- Update our tests to be compatible with WordPress 4.4
- Upgrade to Picturefill 3.0.1
- Clean up inline docs.
- Numerous performance and usability improvements
- Pass height and width to
- Improved regex in display filter
- Avoid calling
wp_get_attachment_image_src()in srcset functions
- Improved coding standards
- Removed second regular expression in content filter
- Improved cache warning function
- Change default
$sizevalue for all functions to ‘medium’
- Query all images in single request before replacing
- Minor fix to prevent a potential undefined variable notice
- Remove third fallback query from the display filter
- Responsify all post images by adding
sizesthrough a display filter.
- Improve method used to build paths in
- Added Linthub config files
- Returns single source arrays in
- Add tests for PHP7 to our Travis matrix
- Add test coverage for
- Added filter for
tevkori_get_sizes, with tests
- Added Composer support
- Compare aspect ratio in relative values, not absolute values
- Cleanup of code style and comments added
- Added PHP 5.2 to our Travis test matrix
- Fixed unit test loading
- Preventing duplicates in srcset array
- Updated docs for advanced image compression
- Formatting cleanup in readme.md
- Bump plugin ‘Tested up to:’ value to 4.3
- Remove extra line from readme.txt
- Added changelog items from 2.3.1 to the readme.txt file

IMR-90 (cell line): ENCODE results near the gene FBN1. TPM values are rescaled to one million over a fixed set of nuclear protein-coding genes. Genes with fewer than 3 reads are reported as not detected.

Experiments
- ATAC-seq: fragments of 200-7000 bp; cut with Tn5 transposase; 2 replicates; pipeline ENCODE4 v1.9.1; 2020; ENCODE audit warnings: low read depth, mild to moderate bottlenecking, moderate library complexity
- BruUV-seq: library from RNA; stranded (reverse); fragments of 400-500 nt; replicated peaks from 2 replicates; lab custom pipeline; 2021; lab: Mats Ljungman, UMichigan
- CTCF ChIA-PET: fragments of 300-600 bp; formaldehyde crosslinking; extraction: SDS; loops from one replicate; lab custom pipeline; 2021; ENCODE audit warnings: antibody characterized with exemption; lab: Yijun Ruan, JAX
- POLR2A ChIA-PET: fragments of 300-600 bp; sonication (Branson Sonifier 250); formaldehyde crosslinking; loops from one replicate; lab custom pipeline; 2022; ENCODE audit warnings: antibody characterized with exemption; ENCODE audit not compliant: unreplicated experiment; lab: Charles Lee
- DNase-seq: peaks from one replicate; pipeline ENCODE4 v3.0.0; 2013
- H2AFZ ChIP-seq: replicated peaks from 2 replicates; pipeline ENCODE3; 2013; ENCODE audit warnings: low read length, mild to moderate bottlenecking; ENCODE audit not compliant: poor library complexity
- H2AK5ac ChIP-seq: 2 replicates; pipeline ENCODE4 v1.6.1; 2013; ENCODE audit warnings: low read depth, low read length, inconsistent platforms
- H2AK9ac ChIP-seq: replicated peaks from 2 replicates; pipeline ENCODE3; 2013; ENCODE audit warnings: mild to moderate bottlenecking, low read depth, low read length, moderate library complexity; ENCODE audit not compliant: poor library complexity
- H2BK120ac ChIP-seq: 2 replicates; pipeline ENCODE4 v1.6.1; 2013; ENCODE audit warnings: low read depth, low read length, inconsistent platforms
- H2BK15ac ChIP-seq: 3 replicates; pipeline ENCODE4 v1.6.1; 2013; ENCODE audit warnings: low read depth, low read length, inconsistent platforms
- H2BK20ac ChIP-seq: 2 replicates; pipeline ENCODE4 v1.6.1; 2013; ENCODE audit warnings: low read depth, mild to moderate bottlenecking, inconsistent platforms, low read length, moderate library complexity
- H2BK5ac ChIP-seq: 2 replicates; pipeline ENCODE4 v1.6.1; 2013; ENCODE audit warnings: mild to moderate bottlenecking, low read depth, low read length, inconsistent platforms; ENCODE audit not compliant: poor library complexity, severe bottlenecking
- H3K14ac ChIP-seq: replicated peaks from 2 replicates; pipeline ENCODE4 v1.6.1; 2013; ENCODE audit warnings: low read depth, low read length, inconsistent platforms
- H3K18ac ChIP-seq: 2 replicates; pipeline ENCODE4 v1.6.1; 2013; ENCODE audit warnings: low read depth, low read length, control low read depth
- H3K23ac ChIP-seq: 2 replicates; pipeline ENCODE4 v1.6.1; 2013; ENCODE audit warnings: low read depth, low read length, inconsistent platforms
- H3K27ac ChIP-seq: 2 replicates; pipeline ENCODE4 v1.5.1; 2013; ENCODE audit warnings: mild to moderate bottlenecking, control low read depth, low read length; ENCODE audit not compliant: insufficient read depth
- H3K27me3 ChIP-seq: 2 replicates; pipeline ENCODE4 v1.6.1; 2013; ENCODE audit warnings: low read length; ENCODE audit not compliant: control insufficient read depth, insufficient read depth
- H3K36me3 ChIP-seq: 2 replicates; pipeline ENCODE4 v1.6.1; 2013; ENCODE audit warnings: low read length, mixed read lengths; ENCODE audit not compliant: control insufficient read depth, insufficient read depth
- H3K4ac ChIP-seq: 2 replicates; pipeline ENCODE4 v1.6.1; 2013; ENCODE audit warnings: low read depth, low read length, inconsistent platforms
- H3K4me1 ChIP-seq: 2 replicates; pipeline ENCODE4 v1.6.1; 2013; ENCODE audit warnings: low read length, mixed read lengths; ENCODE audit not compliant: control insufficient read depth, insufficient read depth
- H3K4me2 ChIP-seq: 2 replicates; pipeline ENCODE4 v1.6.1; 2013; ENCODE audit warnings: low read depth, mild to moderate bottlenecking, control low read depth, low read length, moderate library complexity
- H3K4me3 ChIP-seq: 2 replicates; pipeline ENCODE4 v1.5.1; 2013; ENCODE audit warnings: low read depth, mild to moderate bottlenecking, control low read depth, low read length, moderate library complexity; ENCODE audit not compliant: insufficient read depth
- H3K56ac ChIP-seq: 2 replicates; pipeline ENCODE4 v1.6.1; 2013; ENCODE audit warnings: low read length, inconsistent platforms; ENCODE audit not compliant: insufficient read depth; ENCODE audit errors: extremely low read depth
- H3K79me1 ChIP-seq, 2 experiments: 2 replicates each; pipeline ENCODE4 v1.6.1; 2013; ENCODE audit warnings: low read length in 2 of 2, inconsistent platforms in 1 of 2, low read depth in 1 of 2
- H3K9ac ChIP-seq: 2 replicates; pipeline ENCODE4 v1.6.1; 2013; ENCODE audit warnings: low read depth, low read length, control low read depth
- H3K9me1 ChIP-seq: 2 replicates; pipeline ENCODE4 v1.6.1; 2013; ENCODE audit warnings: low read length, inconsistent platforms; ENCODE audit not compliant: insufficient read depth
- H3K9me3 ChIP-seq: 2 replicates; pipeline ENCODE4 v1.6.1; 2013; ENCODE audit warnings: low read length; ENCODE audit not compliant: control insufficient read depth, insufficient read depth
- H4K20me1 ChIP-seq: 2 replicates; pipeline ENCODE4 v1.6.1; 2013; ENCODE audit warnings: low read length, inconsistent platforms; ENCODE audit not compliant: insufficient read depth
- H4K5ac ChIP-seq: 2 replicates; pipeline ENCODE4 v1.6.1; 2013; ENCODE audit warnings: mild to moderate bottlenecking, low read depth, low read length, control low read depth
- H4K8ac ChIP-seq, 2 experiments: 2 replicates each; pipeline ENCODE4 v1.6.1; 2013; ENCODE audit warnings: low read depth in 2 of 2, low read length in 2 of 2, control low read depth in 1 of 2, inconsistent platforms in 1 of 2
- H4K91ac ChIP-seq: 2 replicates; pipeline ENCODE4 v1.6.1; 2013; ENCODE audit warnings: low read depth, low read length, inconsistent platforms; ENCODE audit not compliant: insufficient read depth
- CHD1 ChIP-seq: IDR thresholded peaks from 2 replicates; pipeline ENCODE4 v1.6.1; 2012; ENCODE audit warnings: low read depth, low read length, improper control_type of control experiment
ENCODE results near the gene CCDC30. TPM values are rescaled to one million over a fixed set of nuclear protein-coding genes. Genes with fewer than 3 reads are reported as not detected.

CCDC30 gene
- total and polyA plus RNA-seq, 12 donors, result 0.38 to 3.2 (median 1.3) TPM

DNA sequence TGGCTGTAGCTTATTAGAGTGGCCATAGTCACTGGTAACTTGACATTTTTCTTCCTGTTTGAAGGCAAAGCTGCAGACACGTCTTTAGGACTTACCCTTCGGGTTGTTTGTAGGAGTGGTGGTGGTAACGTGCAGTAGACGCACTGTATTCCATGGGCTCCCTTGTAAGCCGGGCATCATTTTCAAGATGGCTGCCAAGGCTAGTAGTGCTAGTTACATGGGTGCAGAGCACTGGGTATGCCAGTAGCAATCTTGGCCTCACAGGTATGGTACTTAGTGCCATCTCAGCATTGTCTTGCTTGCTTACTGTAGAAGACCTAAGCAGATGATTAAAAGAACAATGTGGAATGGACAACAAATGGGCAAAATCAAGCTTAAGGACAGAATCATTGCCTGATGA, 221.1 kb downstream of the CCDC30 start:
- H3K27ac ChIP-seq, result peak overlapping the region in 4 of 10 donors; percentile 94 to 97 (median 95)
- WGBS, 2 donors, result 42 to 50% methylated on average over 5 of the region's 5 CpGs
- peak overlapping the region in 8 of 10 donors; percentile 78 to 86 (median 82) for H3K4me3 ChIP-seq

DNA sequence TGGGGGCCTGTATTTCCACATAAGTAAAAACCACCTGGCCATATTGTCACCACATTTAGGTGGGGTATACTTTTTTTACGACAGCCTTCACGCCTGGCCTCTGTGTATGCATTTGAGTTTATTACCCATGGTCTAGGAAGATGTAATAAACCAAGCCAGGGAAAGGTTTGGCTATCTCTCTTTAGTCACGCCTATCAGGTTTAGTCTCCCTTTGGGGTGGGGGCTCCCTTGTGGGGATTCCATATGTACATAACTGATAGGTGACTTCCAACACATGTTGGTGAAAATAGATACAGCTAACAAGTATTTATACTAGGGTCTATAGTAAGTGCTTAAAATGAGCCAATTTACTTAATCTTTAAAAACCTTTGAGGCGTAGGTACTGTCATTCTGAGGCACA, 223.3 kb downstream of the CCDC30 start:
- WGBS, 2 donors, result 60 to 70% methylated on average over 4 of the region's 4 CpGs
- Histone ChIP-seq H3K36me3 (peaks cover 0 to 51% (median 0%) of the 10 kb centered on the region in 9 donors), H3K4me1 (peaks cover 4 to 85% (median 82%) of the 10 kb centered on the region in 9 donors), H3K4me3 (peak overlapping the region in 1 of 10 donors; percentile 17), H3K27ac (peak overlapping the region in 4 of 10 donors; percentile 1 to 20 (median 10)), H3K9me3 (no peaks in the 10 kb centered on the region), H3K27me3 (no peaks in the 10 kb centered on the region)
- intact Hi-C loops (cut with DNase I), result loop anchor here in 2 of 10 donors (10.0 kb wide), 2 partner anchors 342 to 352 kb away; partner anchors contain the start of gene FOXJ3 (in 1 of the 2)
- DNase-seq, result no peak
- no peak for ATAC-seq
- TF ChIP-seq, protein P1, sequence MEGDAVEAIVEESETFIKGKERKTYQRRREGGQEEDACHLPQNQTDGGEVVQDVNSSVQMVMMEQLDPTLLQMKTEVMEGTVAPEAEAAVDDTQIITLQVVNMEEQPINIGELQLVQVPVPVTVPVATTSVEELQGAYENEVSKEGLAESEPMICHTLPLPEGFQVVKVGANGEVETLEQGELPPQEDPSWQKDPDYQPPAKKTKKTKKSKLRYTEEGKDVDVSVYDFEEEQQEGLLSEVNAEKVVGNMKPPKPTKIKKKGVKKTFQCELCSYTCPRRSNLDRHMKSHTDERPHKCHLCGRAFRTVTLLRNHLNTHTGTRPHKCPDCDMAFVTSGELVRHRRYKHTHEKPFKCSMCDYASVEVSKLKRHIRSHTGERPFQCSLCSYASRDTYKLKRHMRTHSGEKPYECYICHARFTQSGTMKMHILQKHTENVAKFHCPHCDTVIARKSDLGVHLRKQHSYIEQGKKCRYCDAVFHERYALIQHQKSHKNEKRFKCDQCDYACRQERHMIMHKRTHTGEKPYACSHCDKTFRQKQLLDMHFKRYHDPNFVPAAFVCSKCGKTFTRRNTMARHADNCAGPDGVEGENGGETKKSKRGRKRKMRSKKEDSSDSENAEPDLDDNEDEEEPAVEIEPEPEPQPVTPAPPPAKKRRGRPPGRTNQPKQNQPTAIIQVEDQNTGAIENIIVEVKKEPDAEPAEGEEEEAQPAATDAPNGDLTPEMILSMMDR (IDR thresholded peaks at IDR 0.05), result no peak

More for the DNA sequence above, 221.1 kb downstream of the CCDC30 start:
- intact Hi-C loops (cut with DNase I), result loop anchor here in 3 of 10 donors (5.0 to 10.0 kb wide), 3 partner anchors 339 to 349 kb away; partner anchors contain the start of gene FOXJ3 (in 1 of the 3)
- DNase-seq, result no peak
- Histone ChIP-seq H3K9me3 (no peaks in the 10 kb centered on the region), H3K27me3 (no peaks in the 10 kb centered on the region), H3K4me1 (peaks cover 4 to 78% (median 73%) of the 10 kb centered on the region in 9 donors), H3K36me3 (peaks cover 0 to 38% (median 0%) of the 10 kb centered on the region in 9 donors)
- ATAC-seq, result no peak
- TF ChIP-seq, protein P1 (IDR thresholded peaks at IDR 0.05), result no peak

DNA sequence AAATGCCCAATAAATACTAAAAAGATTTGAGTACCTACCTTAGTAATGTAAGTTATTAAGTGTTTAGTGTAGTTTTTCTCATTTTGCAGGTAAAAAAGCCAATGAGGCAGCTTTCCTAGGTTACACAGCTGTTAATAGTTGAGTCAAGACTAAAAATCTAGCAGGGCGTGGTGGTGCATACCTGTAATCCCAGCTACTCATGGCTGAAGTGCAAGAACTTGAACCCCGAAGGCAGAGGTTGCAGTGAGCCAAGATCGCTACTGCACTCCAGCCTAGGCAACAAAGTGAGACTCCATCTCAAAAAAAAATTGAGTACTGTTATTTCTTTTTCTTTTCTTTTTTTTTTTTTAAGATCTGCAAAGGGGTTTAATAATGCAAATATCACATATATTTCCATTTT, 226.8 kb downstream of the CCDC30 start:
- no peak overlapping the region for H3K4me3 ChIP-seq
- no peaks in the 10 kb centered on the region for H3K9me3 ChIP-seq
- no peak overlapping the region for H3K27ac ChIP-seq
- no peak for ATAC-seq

- Added ‘sudo: false’ to travis.ci to use new TravisCI infrastructure
- Removing the srcset and sizes attributes if there is only one source present for the image
- Use edited image hash to filter out originals from edited images
- Make output of
- First char no longer stripped from file name if there’s no slash
- Adding test for when uploads directory not organized by date
- Don’t calculate a srcset when the image data returns no width
- Add test for image_downsize returning 0 as a width
- Improved performance of get_srcset_array
- Added advanced image compression option (available by adding hook to functions.php)
- Duplicate entires now filtered out from srcset array
- Upgrade Picturefill to 2.3.1
- Now using
wp_get_attachment_image_attributesfilter for post thumbnails
- Readme and other general code typo fixes
- Gallery images will now contain a srcset attribute
- The mandatory sizes attribute is now included on all images
- Updated to Picturefill v2.3.0
- Extensive documentation included in readme
- Integrated testing with Travis CLI
- Account for rounding variance when matching ascpect ratios
- Adding in wp-tevko-responsive-images.js after file not found to be in WordPress repository
- Adjusts the aspect ratio check in
tevkori_get_srcset_array()to account for rounding variance
- This version introduces a breaking change: There are now two functions. One returns an array of srcset values, and the other returns a string with the
srcset=".."html needed to generate the responsive image. To retrieve the srcset array, us
tevkori_get_srcset_array( $id, $size )
- When the image size is changed in the post editor, the srcset values will adjust to match the change.
- A bugfix correcting a divide by zero error. Some users may have seen this after upgrading to 2.0.1
- Only outputs the default WordPress sizes, giving theme developers the option to extend as needed
- Added support for featured images
- Uses Picturefill 2.2.0 (Beta)
- Scripts are output to footer
- Image sizes adjusted
- Most importantly, the srcset syntax is being used
- Works for cropped images!
- Backwards compatible (images added before plugin install will still be responsive)!